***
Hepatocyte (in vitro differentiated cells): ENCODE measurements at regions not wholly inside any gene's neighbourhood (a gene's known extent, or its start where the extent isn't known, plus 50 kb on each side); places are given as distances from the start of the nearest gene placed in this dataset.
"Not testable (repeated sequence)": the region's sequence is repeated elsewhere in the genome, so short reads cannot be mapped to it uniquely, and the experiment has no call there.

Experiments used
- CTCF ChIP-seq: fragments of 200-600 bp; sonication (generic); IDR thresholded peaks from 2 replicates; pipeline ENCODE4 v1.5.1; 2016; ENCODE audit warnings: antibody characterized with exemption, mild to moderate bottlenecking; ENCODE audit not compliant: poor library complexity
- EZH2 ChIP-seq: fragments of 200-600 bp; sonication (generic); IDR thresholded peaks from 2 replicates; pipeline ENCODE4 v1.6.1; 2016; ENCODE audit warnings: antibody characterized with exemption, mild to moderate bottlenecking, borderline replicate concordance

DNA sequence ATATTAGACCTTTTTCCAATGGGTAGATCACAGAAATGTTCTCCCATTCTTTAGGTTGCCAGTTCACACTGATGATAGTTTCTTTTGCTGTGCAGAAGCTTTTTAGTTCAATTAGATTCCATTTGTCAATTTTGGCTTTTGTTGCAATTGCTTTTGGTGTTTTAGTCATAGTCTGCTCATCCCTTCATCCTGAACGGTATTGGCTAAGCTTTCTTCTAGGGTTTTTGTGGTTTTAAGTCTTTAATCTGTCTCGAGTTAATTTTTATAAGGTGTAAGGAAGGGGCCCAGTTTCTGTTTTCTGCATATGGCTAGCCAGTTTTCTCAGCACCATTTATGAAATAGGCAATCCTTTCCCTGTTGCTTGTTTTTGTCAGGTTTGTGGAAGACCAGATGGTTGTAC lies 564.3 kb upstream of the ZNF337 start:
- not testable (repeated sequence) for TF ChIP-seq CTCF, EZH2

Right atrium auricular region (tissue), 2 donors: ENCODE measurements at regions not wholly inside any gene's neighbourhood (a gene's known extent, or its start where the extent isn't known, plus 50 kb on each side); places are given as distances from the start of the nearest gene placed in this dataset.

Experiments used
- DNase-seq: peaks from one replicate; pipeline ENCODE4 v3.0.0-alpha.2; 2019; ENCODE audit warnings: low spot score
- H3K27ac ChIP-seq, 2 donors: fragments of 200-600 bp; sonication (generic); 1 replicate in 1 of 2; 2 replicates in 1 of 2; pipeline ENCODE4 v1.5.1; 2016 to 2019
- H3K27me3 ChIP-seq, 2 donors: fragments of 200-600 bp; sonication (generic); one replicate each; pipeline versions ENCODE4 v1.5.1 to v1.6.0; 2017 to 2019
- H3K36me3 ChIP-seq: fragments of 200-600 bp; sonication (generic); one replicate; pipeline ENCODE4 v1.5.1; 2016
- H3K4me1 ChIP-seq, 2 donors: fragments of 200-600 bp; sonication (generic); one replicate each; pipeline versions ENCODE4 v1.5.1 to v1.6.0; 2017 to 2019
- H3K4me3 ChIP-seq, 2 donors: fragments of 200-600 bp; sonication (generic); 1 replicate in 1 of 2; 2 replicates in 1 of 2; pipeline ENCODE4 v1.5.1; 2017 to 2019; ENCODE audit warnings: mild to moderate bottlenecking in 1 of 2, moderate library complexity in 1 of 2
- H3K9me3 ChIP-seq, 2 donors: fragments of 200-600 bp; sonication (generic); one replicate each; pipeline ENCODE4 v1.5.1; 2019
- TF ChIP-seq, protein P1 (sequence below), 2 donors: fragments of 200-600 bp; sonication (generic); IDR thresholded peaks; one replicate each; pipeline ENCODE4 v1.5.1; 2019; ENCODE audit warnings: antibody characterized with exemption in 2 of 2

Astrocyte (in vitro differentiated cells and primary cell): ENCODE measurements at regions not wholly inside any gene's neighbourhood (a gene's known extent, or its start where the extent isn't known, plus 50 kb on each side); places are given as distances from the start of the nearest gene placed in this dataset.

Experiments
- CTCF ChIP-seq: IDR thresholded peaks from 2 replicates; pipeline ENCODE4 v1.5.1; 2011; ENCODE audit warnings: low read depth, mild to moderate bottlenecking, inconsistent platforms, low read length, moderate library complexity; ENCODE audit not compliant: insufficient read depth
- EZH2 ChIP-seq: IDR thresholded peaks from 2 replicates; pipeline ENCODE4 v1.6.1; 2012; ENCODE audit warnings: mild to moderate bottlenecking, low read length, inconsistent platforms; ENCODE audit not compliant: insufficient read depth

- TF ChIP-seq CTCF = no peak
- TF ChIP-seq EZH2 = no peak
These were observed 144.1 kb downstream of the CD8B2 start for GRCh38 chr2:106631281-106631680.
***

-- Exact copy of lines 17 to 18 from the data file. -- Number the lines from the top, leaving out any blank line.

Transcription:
- TF ChIP-seq, protein P1 (sequence below), 2 donors: fragments of 200-600 bp; sonication (generic); IDR thresholded peaks; one replicate each; pipeline ENCODE4 v1.5.1; 2019; ENCODE audit warnings: antibody characterized with exemption in 2 of 2

Astrocyte (in vitro differentiated cells and primary cell): ENCODE measurements at regions not wholly inside any gene's neighbourhood (a gene's known extent, or its start where the extent isn't known, plus 50 kb on each side); places are given as distances from the start of the nearest gene placed in this dataset.